Hydrostatic Testing 101 – Definition, Uses and Benefits

When it comes to testing the integrity of manufacturing products, there are a variety of types of testing that can be performed. Pressure and vacuum testing are commonly used to ensure the integrity of welds. Pressure testing measures from the outside of a component, and vacuum testing measures from the inside of a component. Hydrostatic testing is a common type of pressure testing utilized across several manufacturing industries, and is often used in re qualifying low-pressure canisters.

What is hydrostatic testing?

Hydrostatic testing is a process used to inspect equipment such as fire extinguishing cylinders, storage tanks, gas cylinders and chemical pipelines, through use of a hydrostatic tester. The equipment is examined for leaks, and the overall integrity of the units are assessed.  The hydrostatic tester measures the rate of expansion of the tube under water pressure, which ultimately determines whether the unit can safely hold the amount of pressure it is rated for.

How does hydrostatic testing work?

Hydrostatic testing begins with filling a component with liquid, often water, until the pressure reaches a specified level. An amount of pressure greater than the designed working pressure of the equipment is applied and held for a set timeframe, during which the equipment is examined for leaks. By applying fluorescent dye or similar substance to the liquid, the inspection can be more easily performed and analyzed, if necessary.

What is hydrostatic testing used for?

Hydrostatic testing is often used to quality a piece of equipment that has been repaired or rebuilt, prior to it returning to service. It is commonly used for testing low pressure, stainless steel canisters that are required to be tested by the Department of Transportation (DOT). A hydrostatic test will indicate whether or not there are any leaks in the equipment at the time of the test, as a means of verifying whether it is safe to put back into service.

Meeting DOT Specifications

In order to meet DOT Pipeline and Hazardous Materials Safety Administration (PHMSA) specifications, stainless steel cylinders must be tested every 3, 5 or 10 years by a DOT-approved hydrostatic testing facility. How often requalification testing must be performed depends on the age of the cylinder, the gas it contains, the material construction of the cylinder, and its rating by the original equipment manufacturer (OEM).

Avoiding Disasters and Penalties with Hydrostatic Testing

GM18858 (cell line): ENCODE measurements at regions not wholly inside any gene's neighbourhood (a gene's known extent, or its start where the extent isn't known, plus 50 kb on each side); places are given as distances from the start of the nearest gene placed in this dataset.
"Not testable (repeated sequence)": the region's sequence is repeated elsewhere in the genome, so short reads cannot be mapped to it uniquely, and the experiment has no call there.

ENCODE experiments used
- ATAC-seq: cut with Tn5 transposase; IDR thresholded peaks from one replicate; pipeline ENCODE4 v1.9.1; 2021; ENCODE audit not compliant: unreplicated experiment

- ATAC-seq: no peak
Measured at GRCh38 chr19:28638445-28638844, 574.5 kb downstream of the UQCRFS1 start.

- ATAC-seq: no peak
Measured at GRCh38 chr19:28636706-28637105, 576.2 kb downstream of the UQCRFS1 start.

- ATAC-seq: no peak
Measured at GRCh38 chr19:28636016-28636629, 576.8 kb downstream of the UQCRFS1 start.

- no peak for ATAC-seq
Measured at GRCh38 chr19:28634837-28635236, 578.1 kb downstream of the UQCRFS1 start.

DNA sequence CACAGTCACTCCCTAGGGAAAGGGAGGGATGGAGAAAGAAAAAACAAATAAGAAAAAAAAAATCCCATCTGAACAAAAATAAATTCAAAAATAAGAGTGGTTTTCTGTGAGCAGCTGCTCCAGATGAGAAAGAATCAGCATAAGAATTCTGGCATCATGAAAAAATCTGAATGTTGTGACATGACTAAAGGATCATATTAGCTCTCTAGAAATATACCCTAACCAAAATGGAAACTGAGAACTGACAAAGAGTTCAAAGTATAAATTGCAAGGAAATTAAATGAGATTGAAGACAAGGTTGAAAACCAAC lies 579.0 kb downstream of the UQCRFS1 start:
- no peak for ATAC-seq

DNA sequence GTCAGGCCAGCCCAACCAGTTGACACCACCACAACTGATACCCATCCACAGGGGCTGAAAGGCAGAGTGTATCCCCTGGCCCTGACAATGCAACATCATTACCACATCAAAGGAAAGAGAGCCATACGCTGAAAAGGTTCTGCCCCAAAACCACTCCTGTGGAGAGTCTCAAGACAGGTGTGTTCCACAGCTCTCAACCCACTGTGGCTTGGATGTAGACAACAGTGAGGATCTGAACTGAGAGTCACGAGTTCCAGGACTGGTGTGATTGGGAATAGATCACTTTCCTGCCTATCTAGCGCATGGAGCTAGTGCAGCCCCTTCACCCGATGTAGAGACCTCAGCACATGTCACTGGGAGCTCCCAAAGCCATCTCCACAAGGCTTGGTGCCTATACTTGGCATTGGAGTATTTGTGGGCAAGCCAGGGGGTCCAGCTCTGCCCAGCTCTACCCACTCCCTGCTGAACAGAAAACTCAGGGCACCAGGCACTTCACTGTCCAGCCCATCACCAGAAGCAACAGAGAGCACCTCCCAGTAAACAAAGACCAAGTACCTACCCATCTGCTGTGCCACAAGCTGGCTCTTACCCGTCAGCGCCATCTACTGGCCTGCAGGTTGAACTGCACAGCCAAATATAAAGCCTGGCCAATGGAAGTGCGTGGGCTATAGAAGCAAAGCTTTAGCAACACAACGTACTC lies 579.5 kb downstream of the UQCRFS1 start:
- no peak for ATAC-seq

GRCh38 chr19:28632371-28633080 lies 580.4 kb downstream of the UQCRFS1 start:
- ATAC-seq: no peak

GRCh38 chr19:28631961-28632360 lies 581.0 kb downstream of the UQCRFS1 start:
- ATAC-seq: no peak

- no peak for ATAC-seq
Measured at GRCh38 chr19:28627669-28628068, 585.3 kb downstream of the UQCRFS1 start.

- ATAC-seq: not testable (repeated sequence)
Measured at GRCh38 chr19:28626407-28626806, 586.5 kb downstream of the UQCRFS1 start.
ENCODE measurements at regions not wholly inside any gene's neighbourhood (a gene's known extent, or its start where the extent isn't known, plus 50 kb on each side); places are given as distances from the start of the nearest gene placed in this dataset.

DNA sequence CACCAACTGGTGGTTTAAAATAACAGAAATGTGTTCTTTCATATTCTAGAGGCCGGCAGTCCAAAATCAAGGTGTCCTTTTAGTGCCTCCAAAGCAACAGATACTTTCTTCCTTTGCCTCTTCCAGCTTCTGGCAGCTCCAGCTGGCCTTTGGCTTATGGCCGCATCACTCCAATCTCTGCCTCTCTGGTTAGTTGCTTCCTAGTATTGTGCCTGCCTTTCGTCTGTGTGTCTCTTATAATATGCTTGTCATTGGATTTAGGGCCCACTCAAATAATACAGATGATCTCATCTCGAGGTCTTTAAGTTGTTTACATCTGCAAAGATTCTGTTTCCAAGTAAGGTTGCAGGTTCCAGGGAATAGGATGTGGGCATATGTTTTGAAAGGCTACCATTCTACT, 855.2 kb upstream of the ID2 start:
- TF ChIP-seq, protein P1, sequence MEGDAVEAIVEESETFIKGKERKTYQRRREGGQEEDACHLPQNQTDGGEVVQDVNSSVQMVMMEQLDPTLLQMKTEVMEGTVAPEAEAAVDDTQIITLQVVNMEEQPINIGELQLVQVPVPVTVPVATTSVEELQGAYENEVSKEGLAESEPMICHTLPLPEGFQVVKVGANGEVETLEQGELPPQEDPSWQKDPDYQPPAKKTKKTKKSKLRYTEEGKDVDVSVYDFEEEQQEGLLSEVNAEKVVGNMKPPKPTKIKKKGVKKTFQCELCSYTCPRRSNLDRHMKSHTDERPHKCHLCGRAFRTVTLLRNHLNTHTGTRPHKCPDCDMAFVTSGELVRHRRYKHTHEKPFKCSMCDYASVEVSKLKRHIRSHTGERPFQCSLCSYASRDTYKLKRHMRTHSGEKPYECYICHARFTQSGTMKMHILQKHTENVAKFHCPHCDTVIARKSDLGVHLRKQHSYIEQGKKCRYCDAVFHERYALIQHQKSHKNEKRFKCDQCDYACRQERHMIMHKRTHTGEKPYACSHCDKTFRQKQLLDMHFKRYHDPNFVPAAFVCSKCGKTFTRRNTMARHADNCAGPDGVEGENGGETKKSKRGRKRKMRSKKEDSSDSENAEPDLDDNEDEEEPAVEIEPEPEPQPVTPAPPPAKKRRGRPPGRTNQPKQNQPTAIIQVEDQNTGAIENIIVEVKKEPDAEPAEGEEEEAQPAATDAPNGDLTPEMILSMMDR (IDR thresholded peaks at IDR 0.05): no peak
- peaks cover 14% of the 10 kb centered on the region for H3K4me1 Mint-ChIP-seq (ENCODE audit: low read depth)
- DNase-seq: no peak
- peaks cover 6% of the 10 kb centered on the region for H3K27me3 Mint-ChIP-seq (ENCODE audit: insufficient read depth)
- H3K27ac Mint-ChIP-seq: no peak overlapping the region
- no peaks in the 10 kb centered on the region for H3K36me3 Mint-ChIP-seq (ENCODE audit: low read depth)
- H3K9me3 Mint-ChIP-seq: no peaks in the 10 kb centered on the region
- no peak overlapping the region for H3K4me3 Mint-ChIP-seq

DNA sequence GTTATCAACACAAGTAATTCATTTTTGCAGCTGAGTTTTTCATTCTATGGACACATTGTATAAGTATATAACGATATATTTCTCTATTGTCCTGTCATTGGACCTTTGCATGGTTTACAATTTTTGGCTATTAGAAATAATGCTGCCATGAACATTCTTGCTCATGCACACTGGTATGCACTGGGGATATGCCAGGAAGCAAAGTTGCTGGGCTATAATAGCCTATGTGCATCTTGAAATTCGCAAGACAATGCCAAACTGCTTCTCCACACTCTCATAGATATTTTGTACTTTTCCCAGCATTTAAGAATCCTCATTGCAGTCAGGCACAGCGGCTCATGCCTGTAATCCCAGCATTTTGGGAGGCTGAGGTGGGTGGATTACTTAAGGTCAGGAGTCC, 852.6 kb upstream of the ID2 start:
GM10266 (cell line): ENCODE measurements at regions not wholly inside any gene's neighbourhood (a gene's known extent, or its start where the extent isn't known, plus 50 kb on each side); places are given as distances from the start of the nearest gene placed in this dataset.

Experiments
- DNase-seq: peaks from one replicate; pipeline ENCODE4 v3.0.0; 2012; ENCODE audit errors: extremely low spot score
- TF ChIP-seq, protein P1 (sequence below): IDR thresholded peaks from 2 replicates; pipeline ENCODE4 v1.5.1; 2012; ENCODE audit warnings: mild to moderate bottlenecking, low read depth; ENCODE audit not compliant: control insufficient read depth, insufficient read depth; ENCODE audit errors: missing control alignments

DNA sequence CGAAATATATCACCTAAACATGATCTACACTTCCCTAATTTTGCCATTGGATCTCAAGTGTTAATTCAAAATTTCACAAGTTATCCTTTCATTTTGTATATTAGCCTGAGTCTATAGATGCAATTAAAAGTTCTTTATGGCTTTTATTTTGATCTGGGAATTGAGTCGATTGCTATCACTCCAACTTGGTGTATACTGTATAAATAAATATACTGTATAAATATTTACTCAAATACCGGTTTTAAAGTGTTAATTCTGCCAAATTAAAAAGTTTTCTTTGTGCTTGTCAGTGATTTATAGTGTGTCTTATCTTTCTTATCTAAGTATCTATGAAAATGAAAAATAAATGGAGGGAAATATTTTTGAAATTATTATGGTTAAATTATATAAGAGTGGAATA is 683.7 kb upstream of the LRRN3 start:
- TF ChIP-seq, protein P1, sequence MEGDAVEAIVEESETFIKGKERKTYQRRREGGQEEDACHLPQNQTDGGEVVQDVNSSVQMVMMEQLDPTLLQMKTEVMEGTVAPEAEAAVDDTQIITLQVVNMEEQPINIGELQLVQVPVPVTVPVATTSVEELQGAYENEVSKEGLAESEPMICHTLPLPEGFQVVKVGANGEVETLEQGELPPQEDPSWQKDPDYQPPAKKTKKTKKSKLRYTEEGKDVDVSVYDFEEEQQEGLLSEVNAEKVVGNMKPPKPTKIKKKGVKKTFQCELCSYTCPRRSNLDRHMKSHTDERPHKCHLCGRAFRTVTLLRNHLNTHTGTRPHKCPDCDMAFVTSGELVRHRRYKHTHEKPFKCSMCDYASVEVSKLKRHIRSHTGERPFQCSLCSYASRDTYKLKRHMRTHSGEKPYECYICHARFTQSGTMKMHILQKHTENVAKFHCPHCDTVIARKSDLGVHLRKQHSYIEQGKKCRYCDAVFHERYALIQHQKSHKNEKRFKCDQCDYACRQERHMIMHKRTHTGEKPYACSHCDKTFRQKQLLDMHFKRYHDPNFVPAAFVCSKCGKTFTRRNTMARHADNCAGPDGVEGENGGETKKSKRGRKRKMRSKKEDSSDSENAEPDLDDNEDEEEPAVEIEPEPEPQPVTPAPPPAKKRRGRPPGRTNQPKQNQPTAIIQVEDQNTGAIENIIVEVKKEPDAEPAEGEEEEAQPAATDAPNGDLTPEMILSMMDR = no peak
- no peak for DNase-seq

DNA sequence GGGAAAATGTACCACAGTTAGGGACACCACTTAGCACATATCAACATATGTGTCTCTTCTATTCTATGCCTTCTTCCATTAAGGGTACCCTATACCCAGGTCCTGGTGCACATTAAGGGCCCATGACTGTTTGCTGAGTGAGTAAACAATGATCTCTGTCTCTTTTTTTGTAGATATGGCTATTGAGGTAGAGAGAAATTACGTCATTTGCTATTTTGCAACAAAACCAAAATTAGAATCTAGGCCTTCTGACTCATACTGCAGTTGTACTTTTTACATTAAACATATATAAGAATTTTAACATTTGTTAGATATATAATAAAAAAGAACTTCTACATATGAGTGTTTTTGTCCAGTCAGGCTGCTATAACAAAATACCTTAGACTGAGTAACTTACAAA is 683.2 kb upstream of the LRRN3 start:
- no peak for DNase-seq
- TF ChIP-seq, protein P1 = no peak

Hydrostatic testing is a highly accurate way to test pressure vessels used by DOT, such as pipelines, plumbing, and chemical cylinders, for possible leaks. By performing regular hydrostatic requalification testing as specified by DOT, disasters such as the rupturing of outdated containers due to loss of structural integrity can be avoided. In addition to helping to avoid disasters, hydrostatic testing can help companies avoid potential penalties associated with transporting outdated and/or weak cylinders.

Outsourcing Hydrostatic Testing

By working with a manufacturing company that offers certified hydrostatic testing services, companies that manufacture cylinders can eliminate the cost and labor burdens of having to purchase hydrostatic testing equipment, along with the time and money associated with performing the test and maintaining appropriate certification. By working with a team of experienced hydro-testers that utilize state-of-the-art hydro testing equipment, chemical, industrial, and other companies involved in transporting hazardous materials can rest assured they are remaining compliant with DOT specifications.

Do you have low-pressure canisters that need to be requalified? Axenics is DOT certified for this type of testing. Contact Us to learn more.

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  • Troy Blackburn Reply February 21, 2017 at 3:45 pm

    That’s really awesome that hydrostatic testing can discover any leaks and check the overall integrity of the equipment being checked. I’ve heard that fire extinguishers need to be examined and check at least once a year to make sure they’ll work properly in case of an emergency. Is that true? I’ll have to keep this great information in mind and make sure that the fire extinguishers at my home are still in proper working order!

  • Rhianna Hawk Reply January 21, 2019 at 4:53 pm

    My workplace is going to have our plugs tested soon, and I appreciate you breaking down the hydrostatic testing process for me to better understand it. It’s really clever, I think, to have the pressure put in and monitored for a period of time like you described as a way to check for leaks, and I think that will be really effective in checking our equipment. Knowing that any given container or pipe can hold and maintain a certain pressure is definitely important, so it’s good that we’re going to be having this test done soon, for sure.

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